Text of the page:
The fish is the most important variable because you will need to take care of the fish so that it can be released quickly and unharmed.  Depending upon the water temperature and how long it took to fight/land the fish, the fish’s condition may restrict the time available for a photograph and to be able to release it healthy with the least amount of fatigue.  In my opinion, there really is no need to remove the fish from the water and I prefer using the "keep em wet philosophy."  Most of the time with trout fishing in streams I will use the most aesthetic landing net I can buy to safely manage the fish, get prepared for my photos and have it also serve as a background prop. Use the natural backdrop of the river bottom, vegetation, water elements or the landing net itself to enhance the aesthetics of your photo. 

One more thing about the health of the fish... The eye of the fish (which incidentally is the go-to focal point for my close up photos) serves as the best indicator of the relative recovery level of the fish. If the eye is looking down or around with an ability to focus, the fish is in a good recovery state. If the eye appears lifeless without the ability to focus, the fish is stressed too much and probably needs more resuscitation. Also, when the fish is recovering, it can sometimes be in somewhat of a "hypnotic state" when you can get a lot of quality photos - both inside and outside of the net.

Weather: The Uncontrollable Variable

With a point and shoot camera, it can easily fit in your jacket or fly-vest pocket and protect it from harmful elements.  Many people also opt for a waterproof housing to reduce the potential for damage if it is accidently dropped in the water. My SLR camera is rather large and heavy. Although I will sometimes have it hung around my neck inside of my GORE-TEX rain shell, I will more often keep it close at hand along the riverbank in a waterproof bag or case. Some of the best I've ever had the privilidge of catching and some of the best "portraits" that I've ever taken have occurred during the worst weather conditions (rain, snow, heavy cloud cover, etc.). You have to do the best you can given the hand that mother nature will deal you on any given day.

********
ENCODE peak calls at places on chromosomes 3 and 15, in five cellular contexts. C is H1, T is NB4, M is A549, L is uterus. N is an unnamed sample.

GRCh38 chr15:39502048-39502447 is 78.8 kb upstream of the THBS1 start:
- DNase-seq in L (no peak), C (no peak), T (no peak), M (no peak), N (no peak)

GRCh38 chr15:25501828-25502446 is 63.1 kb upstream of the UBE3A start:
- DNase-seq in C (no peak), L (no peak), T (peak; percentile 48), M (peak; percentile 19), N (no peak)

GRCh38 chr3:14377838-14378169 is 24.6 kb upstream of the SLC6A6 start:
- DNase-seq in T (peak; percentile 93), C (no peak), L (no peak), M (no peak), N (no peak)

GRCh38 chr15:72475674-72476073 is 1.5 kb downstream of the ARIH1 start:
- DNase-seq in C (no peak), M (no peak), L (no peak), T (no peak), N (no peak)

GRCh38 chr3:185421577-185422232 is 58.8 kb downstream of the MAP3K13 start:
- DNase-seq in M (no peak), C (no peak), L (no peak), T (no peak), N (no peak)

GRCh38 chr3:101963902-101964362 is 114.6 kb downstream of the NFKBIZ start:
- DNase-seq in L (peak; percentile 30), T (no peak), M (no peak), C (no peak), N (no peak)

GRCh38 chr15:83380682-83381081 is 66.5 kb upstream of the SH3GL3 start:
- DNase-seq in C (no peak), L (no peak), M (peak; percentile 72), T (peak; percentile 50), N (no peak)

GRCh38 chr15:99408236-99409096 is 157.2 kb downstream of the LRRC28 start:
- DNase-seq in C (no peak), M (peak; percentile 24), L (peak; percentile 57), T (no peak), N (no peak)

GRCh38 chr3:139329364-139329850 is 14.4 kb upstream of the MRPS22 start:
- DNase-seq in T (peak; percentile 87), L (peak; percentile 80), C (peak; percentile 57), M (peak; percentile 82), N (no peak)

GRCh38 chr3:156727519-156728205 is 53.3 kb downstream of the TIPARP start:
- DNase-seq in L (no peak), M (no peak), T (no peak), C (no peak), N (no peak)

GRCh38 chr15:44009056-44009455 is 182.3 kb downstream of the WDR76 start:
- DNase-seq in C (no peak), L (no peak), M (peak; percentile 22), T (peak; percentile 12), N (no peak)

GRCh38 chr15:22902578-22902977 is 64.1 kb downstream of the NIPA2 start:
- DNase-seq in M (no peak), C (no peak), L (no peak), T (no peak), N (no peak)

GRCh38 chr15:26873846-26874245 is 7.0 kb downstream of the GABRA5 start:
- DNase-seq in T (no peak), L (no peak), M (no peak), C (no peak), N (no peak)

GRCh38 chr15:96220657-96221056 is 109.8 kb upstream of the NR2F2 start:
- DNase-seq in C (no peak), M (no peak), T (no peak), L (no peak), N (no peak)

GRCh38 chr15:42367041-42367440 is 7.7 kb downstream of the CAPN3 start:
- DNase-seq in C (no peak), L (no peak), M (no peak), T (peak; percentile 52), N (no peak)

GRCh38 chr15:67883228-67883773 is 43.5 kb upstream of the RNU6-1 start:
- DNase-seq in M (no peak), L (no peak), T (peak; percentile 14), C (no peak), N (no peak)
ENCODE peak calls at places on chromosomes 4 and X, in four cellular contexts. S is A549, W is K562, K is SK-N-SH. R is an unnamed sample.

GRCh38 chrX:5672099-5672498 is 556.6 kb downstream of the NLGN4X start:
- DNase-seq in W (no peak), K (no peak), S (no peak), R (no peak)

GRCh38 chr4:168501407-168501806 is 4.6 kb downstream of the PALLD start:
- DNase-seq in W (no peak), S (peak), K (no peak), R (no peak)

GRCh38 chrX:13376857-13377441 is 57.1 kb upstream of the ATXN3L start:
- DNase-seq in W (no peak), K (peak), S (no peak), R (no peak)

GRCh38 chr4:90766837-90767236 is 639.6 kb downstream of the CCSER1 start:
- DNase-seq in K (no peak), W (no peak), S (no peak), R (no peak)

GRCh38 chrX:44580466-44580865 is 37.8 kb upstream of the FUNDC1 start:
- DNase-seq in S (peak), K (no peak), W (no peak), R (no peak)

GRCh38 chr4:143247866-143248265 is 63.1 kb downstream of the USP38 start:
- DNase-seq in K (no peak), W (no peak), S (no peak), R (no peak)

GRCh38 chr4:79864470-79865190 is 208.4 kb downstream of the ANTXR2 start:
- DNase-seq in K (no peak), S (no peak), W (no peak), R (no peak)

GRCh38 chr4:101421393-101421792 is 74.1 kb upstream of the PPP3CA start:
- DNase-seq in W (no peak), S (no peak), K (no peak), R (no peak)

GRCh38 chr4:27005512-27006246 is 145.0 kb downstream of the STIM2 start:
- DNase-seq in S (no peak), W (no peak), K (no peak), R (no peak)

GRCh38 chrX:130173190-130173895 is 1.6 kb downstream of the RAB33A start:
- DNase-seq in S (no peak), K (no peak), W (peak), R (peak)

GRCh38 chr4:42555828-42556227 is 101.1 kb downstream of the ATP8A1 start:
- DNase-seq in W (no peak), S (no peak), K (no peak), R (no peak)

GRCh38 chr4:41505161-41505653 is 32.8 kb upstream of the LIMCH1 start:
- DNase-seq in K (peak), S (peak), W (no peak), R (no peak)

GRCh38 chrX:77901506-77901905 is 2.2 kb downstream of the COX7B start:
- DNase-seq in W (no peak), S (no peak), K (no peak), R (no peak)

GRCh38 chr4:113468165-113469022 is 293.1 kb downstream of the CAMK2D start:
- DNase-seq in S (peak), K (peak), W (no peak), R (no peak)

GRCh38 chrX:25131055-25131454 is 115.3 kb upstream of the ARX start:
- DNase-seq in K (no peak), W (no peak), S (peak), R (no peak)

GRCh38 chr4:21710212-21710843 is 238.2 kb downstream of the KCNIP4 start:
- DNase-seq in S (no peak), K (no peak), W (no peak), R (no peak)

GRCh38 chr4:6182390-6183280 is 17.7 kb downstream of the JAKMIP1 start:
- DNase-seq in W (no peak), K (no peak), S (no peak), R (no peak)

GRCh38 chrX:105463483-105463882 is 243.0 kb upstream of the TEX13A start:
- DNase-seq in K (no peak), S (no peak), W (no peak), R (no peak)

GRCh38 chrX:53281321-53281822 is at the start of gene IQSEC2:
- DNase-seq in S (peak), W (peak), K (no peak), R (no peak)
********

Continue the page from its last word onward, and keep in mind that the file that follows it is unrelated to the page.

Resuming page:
Light and Camera Angle:

Even though you may not have ideal low-angle light, you should be able to get more desirable lighting by adjusting the orientation of the fish and incorporating other background elements.  I prefer early morning or late afternoon light that I can use to accentuate the brilliant colors and scale textures of the fish, as well as create shadow effects with the fins. In many cases, under adverse weather conditions, I will use my built-in flash to fill in the dark areas of the fish.  I also prefer to use a polarized filter to cut through glare on the water’s surface, accent the river bottom and minimize the reflection of the flash reflecting from the fish’s body. You should be able to create better, more desirable, lighting with your orientation of the fish and incorporation of other background elements. A polarizing filter is often a must to be able to cut through glare on the water surface and minimize the reflection of the flash off silvery fish like a Striped bass, Bonefish, Snook, Steelhead, Coho Salmon or Tarpon.

Background: Seeking the Ideal Contrast